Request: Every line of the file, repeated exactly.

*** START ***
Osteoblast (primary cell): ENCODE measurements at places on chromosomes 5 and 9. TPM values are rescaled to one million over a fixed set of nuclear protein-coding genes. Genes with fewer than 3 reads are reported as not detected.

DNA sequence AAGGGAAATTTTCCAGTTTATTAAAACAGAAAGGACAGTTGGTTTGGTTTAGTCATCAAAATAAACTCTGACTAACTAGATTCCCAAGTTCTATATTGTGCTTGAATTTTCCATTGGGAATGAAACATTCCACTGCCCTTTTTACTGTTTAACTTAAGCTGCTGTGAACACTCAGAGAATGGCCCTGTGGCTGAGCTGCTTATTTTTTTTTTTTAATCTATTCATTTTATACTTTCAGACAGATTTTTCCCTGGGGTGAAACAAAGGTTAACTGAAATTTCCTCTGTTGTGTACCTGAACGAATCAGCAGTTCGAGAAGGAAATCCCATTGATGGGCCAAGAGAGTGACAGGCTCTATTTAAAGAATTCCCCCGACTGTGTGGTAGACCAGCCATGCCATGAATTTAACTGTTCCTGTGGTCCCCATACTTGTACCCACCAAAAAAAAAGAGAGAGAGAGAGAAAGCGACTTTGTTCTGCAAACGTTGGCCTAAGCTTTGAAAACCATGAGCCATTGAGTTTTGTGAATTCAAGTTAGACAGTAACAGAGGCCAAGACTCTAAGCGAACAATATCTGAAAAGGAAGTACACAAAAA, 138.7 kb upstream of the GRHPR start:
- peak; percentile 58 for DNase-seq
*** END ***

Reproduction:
Osteoblast (primary cell): ENCODE measurements at places on chromosomes 5 and 9. TPM values are rescaled to one million over a fixed set of nuclear protein-coding genes. Genes with fewer than 3 reads are reported as not detected.

DNA sequence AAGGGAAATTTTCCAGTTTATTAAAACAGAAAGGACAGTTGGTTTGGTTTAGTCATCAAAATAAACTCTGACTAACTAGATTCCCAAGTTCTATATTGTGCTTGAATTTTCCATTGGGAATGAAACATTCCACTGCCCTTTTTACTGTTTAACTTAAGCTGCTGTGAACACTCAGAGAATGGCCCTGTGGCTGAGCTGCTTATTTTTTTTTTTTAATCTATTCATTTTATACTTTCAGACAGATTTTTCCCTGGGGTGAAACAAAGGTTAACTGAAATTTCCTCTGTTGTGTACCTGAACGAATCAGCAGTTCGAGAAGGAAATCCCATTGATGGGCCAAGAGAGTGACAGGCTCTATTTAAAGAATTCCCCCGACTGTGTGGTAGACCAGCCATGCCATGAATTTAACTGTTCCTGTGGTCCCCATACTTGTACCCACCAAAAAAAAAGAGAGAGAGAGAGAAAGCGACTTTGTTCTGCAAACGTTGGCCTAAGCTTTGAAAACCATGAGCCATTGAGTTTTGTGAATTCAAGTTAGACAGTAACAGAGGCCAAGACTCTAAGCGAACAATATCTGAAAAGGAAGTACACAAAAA, 138.7 kb upstream of the GRHPR start:
- peak; percentile 58 for DNase-seq